The COVID-19 pandemic has changed travel in many ways, and is raising new questions as universities, colleges, and schools prepare to resume classes. Rutgers University operates the largest private shuttle system in the US, and can only load shuttles to 50% capacity based on the New Jersey Governor’s social distancing directive. With anticipated changes in the ways university communities will access campus services, travel to/from campus, and move within campuses/between districts in the wake of this uncertain time, Rutgers University needed a plan to reopen safely.
Partnering with Brailsford & Dunlavey on the project, Fehr & Peers DC developed the Transportation Demand Stress Test Tool, combining nearly a dozen different data sources, including registrar data, StreetLight Data, building inventory, shuttle boardings and alightings, parking inventory and occupancy, and mode surveys to develop a tool that predicts building activity shuttle loads and parking demand, allowing Rutgers to plan data-driven solutions.
The development of the tool and plan involved multiple strategic approaches.
- Using Data to Gain Insight. The tool uses anonymized class schedule and building database information to generate Monday-Saturday full-day building activity. The analysis and resulting granular operational recommendations were focused not only on access to the Rutgers campuses/districts, but also on building-to-building movement of people, providing for a comprehensive study (click here to view).
- Scenario Testing. The Transportation Demand Stress Test Tool accepts inputs, such as planned class schedule, to forecast active mode, shuttle, and parking demand. Sliders allowing real-time adjustments to on-site students, faculty/staff, and dorm residents provide quick responses on shuttle and parking utilization. The tool contains toggles to adjust mode share to assume that more people will choose to use modes that allow social distancing.
- Meeting a Tight Timeline. With classes beginning on September 3 at Rutgers, there was an essential short window of only a month to complete the process in time for translating the plans into practice. The project is wrapping up now, and implementation is beginning in preparation for the safe start of classes.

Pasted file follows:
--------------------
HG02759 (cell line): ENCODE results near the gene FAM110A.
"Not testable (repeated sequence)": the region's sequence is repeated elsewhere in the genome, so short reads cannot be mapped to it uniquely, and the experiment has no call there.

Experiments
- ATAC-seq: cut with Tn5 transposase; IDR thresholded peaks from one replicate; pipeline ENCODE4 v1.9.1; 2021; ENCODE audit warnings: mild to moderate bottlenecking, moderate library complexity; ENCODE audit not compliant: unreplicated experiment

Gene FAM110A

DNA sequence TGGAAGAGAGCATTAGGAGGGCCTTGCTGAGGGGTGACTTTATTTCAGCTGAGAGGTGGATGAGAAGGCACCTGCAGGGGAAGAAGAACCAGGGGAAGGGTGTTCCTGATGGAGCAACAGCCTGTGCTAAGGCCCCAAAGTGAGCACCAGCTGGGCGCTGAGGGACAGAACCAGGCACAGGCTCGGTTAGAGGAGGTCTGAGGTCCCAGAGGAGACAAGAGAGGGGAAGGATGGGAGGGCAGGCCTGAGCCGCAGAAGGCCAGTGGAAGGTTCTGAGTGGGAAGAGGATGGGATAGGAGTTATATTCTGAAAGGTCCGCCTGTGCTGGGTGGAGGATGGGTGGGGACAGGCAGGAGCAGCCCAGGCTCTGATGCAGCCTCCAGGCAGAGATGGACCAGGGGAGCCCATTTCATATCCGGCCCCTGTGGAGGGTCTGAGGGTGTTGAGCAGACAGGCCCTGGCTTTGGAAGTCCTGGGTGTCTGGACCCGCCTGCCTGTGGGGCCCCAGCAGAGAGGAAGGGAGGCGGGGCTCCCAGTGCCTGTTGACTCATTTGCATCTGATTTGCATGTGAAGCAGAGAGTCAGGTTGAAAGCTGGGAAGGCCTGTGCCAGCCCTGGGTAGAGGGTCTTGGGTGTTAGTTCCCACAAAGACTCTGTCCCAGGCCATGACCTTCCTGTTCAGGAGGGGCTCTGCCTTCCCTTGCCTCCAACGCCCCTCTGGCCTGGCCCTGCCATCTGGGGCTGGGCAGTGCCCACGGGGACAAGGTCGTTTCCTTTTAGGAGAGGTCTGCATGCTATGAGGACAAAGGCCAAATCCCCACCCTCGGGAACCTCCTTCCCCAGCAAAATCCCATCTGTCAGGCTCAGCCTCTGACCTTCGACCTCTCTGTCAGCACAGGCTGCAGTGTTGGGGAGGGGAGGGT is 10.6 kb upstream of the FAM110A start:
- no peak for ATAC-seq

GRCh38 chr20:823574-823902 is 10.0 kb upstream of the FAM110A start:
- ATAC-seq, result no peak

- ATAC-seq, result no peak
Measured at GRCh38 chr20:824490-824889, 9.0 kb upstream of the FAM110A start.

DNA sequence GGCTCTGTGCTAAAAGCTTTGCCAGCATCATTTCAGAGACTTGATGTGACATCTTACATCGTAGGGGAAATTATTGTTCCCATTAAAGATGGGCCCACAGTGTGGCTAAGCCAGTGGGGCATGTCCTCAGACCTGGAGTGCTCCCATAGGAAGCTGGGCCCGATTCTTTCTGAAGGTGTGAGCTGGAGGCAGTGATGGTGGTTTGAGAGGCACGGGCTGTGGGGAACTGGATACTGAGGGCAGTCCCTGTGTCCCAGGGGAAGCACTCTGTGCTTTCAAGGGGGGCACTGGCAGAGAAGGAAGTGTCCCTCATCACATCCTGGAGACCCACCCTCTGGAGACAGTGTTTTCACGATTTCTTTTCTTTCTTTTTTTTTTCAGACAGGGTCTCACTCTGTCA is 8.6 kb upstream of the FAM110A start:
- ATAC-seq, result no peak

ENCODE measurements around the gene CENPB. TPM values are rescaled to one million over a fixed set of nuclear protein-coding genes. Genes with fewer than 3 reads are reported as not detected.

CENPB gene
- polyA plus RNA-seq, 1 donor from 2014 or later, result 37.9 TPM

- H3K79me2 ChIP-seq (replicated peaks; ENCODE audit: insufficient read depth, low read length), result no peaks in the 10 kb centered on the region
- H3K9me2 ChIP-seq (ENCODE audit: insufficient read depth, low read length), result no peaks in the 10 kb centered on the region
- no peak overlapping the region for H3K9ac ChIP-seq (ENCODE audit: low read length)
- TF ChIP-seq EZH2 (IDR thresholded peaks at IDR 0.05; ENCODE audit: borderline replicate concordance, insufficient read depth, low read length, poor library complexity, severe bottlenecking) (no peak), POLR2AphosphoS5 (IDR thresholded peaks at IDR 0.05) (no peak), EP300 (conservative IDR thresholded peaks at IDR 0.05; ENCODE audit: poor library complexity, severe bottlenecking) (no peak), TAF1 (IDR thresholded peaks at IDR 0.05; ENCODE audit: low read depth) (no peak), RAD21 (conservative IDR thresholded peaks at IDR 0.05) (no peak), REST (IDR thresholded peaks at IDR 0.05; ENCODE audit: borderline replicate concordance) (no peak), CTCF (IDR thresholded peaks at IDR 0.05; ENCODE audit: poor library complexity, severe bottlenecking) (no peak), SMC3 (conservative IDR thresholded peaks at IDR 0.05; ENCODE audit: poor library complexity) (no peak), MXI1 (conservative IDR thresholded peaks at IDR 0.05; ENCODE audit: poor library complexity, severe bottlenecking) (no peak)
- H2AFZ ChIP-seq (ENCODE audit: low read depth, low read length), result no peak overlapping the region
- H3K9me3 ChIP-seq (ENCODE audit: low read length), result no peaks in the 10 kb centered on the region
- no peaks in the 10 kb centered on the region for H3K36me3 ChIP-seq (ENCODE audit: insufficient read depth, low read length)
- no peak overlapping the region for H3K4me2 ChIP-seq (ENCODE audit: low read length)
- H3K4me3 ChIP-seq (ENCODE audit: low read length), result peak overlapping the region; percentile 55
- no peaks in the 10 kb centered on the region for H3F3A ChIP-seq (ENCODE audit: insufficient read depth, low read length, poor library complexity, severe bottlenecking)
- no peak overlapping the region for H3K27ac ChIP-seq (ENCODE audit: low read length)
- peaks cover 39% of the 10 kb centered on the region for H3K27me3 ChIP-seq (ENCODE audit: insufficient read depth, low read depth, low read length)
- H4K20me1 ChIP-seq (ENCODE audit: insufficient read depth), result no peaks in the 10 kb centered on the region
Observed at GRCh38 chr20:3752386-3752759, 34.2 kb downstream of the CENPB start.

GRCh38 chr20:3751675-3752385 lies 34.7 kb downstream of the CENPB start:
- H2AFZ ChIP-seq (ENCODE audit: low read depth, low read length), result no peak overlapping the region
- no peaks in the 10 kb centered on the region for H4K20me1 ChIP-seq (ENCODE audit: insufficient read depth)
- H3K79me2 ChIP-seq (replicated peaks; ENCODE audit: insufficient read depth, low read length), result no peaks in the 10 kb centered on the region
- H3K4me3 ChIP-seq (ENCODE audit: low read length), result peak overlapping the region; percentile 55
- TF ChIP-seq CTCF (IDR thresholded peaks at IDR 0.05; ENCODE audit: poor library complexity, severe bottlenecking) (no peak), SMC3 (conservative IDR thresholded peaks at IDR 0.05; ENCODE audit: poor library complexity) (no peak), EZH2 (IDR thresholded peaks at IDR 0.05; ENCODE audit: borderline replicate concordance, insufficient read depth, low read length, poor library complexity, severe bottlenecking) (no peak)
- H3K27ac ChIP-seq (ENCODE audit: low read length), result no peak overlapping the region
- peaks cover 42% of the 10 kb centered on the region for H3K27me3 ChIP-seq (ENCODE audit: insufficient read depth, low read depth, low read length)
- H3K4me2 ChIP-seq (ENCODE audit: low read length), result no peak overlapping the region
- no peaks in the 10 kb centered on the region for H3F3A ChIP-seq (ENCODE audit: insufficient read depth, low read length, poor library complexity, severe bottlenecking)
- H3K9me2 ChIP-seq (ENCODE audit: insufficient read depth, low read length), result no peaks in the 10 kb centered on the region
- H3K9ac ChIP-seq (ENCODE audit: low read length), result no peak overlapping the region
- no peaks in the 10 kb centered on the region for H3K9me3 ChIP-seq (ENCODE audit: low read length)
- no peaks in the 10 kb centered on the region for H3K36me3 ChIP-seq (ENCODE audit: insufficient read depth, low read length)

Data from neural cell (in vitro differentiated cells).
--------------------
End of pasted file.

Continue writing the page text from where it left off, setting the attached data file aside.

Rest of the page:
The images below provide a deeper dive into the project’s analysis.
The scenario-oriented shuttle analysis tool leverages Rutgers’ classroom schedule and building database to estimate how changes in building activity during a reopening scenario could influence demand. This shuttle demand analysis enables the dynamic evaluation of different capacity constraints on the shuttle system and estimates the number of displaced riders that would result from different assumptions (a 50% reduction in transit capacity or the maintenance of 6 feet in social distancing).
This project is one example of the changing needs we are seeing from our clients and communities due to the COVID-19 era and beyond. By working collaboratively with various departments and interests at Rutgers University, we were better able to help our client adapt to changes in travel behavior and planning for the additional safety and distancing needs that have become essential.
Learn more about our Rutgers project by contacting Matthew Ridgway at Fehr & Peers DC or James Vigil at Brailsford & Dunlavey. Interested in the other ways we are pivoting our project work and research and development to meet the changing needs of our clients and communities? Contact our experts today.